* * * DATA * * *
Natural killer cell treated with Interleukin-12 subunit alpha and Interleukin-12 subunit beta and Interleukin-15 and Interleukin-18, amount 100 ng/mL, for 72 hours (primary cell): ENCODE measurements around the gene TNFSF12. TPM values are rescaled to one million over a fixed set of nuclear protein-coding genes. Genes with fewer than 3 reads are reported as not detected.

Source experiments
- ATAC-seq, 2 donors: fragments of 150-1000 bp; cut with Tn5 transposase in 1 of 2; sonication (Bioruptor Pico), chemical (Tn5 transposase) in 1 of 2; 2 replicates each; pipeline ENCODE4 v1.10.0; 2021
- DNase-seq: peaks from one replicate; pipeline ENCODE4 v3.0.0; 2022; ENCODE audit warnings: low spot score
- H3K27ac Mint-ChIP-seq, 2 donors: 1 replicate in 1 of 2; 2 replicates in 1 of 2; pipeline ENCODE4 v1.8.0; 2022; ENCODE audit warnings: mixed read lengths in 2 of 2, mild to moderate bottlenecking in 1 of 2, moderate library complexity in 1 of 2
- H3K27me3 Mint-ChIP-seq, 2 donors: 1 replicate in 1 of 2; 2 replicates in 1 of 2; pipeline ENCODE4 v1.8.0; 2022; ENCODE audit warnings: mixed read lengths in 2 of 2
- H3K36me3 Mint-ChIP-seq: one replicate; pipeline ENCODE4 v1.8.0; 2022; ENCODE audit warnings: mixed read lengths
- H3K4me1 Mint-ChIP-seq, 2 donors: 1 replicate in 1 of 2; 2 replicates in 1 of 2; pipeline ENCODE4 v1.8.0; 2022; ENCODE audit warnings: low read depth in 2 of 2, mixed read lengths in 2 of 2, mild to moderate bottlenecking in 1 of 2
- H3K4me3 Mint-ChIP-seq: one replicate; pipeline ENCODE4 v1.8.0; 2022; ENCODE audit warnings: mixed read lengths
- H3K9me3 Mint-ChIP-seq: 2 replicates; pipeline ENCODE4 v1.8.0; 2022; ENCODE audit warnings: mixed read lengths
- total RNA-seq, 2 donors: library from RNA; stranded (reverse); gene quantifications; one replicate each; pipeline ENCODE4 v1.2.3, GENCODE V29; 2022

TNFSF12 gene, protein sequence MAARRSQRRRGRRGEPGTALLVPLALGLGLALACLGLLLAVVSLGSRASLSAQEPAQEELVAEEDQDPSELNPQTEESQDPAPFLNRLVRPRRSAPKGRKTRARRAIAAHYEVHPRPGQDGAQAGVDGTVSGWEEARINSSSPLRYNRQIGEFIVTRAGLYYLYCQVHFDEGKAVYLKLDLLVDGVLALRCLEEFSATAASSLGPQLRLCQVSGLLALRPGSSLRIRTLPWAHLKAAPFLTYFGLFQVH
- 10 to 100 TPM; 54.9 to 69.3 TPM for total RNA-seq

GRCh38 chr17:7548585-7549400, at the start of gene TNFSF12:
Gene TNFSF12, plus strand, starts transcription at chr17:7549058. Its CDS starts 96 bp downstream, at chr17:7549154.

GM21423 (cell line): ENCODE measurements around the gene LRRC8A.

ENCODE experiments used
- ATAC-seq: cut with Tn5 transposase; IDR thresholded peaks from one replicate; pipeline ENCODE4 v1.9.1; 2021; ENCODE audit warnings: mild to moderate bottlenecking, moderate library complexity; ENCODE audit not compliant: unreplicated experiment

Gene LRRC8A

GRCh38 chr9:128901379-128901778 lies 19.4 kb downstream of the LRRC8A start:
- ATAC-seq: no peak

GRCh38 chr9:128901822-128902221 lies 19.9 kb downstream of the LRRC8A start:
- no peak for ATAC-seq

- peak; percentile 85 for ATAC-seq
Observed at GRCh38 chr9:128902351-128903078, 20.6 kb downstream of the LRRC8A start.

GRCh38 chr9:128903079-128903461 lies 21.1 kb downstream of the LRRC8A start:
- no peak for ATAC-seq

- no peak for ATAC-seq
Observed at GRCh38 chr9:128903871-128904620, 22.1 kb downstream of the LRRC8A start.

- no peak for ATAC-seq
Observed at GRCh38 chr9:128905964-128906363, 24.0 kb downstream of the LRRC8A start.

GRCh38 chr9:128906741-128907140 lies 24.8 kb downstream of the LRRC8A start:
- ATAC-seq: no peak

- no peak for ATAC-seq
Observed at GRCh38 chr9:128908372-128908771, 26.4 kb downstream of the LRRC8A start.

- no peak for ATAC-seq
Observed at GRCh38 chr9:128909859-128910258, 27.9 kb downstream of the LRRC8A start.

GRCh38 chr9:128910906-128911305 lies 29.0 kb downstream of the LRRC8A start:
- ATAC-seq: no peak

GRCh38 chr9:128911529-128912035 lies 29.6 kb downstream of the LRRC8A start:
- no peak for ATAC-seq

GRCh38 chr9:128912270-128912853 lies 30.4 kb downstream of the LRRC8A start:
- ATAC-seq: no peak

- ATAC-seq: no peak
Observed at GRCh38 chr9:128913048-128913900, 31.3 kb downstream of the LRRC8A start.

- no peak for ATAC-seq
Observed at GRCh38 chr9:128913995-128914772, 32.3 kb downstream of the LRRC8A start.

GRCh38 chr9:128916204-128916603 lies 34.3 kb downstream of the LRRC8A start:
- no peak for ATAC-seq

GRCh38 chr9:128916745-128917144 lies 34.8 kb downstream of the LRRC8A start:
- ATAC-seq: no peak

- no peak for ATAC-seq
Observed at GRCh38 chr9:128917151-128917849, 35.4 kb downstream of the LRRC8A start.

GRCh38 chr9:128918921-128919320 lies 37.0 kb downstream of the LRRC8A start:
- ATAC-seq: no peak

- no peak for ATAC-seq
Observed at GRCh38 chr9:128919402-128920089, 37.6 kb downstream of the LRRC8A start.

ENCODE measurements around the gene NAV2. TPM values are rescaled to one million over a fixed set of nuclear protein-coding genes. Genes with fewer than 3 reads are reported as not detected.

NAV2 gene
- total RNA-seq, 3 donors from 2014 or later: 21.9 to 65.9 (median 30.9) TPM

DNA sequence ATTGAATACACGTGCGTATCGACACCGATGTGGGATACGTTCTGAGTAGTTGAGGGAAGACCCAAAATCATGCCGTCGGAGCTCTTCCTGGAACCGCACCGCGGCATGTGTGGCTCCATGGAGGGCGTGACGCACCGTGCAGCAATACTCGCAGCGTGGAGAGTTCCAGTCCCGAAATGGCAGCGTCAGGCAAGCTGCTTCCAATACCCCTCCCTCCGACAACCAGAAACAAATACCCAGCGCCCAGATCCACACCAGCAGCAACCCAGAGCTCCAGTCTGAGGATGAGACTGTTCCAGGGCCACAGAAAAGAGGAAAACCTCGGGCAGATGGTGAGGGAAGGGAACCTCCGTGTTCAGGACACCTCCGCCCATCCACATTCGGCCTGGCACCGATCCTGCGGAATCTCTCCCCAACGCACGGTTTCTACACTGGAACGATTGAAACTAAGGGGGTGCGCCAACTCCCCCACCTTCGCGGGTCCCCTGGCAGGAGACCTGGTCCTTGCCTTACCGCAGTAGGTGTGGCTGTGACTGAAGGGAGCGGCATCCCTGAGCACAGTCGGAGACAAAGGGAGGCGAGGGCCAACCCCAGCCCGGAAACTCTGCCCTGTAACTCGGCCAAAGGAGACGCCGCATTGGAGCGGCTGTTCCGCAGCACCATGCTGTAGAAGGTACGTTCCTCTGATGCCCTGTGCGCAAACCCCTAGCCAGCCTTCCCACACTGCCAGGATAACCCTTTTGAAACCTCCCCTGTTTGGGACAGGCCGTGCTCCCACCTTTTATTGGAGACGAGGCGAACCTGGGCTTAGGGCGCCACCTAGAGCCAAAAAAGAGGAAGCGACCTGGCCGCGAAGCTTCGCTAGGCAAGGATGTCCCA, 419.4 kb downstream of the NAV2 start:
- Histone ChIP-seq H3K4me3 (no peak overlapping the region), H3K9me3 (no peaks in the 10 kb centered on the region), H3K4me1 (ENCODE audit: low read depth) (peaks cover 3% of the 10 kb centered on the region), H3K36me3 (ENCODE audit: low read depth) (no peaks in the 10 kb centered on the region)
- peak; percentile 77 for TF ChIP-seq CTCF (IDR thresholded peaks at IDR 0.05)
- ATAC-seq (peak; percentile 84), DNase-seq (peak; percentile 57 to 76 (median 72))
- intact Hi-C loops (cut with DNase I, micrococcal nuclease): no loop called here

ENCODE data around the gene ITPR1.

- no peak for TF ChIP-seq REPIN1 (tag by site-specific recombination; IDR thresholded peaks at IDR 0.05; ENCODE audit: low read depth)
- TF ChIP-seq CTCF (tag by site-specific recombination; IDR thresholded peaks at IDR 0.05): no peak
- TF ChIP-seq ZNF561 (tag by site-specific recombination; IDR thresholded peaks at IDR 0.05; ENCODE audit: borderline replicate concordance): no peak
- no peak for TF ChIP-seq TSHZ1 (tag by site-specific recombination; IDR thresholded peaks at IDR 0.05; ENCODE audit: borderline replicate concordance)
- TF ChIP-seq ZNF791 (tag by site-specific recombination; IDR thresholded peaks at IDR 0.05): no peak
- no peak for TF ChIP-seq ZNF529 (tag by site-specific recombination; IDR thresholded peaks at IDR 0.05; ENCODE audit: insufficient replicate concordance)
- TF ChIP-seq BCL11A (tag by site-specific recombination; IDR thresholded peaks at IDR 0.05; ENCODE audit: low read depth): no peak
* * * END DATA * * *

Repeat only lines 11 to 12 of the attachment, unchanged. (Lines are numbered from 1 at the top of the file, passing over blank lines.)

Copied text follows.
- total RNA-seq, 2 donors: library from RNA; stranded (reverse); gene quantifications; one replicate each; pipeline ENCODE4 v1.2.3, GENCODE V29; 2022

TNFSF12 gene, protein sequence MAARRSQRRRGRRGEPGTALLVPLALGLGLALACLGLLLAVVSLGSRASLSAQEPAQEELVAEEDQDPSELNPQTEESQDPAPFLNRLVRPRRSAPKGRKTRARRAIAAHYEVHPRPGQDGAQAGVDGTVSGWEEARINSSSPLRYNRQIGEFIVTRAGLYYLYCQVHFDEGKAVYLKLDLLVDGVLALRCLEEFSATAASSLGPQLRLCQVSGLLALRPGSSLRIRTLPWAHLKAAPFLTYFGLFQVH